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Defence Industry and Space
Copernicus Programme
Copernicus, Europe's Eyes on Earth

Copernicus at a glance

What is Earth Observation?

Earth Observation (EO) refers to the use of remote sensing technologies to monitor land, marine (seas, rivers, lakes) and atmosphere. Satellite-based EO relies on the use of satellite-mounted payloads to gather imaging data about the Earth’s characteristics. The images are then processed and analysed in order to extract different types of information that can serve a very wide range of applications and industries.

What is the role of Copernicus?

Copernicus is the Earth observation component of the European Union’s Space programme, looking at our planet and its environment to benefit all European citizens. It offers information services that draw from satellite Earth Observation and in-situ (non-space) data.
Copernicus is served by a set of dedicated satellites (the Sentinel families) and contributing missions (existing commercial and public satellites). The Sentinel satellites are specifically designed to meet the needs of the Copernicus services and their users. Since the launch of Sentinel-1A in 2014, the European Union set in motion a process to place a constellation of almost 20 more satellites in orbit before 2030.
Copernicus also collects information from in situ systems such as ground stations, which deliver data acquired by a multitude of sensors on the ground, at sea or in the air.

What services does Copernicus provide?

The provision of Copernicus services is based on the processing of environmental data collected from Earth observation satellites and in situ sensors. The Earth observation satellites which provide the data exploited by the Copernicus services are split into two groups of missions:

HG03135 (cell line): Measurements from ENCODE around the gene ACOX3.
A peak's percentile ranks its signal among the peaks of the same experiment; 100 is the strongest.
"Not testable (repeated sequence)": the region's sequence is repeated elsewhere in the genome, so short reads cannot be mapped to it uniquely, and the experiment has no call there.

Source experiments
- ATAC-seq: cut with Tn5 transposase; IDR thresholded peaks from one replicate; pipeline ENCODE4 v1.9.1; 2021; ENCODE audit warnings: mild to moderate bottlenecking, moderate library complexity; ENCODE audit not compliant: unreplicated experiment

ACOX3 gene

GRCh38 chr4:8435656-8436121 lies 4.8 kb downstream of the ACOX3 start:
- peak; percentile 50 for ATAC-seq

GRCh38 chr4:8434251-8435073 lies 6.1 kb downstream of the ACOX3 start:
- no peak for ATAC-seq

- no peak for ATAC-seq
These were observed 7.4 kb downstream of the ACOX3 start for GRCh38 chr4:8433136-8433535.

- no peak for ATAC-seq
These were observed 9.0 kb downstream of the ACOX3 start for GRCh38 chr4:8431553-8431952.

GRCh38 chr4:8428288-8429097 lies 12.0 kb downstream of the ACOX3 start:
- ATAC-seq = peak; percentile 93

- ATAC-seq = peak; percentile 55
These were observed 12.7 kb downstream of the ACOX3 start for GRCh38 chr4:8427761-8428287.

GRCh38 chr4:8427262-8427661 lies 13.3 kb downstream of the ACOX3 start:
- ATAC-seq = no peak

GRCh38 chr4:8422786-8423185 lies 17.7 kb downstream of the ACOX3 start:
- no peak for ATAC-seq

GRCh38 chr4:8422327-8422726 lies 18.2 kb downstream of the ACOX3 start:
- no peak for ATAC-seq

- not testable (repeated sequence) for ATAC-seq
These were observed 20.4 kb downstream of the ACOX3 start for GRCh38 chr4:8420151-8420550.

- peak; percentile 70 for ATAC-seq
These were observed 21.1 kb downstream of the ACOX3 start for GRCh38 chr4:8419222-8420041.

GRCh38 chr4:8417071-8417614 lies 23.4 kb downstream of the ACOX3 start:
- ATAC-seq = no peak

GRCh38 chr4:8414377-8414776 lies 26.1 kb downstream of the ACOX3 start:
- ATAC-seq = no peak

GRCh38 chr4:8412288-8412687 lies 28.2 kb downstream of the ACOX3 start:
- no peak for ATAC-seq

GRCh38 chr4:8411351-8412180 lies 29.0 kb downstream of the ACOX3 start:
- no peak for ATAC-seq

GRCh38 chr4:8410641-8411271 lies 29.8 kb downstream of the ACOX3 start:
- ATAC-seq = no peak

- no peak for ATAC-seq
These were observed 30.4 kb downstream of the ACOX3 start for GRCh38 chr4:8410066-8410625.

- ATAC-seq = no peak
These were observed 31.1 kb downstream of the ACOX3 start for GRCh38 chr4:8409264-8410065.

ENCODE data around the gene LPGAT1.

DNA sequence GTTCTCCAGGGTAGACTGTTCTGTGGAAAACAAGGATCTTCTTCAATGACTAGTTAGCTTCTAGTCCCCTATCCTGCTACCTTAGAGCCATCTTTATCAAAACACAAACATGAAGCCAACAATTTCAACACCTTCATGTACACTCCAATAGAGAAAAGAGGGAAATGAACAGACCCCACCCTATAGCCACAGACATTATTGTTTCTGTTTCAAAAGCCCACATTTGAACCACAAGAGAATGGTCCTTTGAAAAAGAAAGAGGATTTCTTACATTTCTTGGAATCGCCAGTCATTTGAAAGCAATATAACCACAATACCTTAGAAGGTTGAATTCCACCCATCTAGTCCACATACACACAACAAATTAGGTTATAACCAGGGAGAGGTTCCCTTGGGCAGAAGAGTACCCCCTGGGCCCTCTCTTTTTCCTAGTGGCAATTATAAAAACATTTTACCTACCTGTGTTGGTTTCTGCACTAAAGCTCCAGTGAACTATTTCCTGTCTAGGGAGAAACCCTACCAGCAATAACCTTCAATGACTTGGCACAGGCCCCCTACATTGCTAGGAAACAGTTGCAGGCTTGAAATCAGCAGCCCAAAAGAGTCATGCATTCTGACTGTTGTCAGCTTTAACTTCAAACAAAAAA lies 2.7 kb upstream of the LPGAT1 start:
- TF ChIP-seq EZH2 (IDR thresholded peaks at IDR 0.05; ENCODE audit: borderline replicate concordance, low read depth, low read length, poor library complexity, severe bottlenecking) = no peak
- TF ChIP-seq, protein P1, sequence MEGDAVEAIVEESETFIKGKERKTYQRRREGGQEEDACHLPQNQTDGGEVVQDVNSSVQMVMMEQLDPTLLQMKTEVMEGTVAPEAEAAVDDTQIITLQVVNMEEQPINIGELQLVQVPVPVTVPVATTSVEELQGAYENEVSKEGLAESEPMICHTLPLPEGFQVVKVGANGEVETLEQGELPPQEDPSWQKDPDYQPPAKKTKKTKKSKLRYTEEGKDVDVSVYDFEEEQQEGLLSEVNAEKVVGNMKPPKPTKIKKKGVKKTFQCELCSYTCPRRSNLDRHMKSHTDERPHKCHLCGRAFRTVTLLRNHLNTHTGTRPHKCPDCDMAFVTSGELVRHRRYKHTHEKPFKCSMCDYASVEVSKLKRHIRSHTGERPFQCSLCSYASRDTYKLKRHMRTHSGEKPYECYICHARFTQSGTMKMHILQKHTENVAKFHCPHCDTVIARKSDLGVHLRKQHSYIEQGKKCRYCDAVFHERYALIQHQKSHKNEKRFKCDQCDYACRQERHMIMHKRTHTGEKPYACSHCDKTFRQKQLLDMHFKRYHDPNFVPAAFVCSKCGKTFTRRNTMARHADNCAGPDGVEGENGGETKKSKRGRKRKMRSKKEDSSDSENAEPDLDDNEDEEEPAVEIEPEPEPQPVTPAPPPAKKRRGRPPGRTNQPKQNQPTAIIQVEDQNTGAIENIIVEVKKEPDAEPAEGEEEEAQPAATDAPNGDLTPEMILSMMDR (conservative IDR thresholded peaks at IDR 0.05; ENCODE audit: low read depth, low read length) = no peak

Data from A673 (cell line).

The Sentinels, which are developed for the specific needs of the Copernicus programme. Sentinel-1, -2, -3 and -6 are dedicated satellites, while Sentinel-4 and -5 are instruments onboard EUMETSAT’s weather satellites.
The Contributing Missions, which are operated by National, European or International organisations and already provide a wealth of data for Copernicus services.
The Copernicus services transform this wealth of satellite and in situ data into value-added information by processing and analysing the data.
These value-adding activities are streamlined through six thematic streams of Copernicus services:
The Copernicus services transform this wealth of satellite and in situ data into value-added information by processing and analysing the data. Datasets stretching back for years and decades are made comparable and searchable, thus ensuring the monitoring of changes; patterns are examined and used to create better forecasts, for example, of the ocean and the atmosphere. Maps are created from imagery, features and anomalies are identified and statistical information is extracted.
These value-adding activities are streamlined through six thematic streams of Copernicus services:

Use cases

The information provided by the Copernicus services can be used by end users for a wide range of applications in a variety of areas. These include urban area management, sustainable development and nature protection, regional and local planning, agriculture, forestry and fisheries, health, civil protection, infrastructure, transport and mobility, as well as tourism.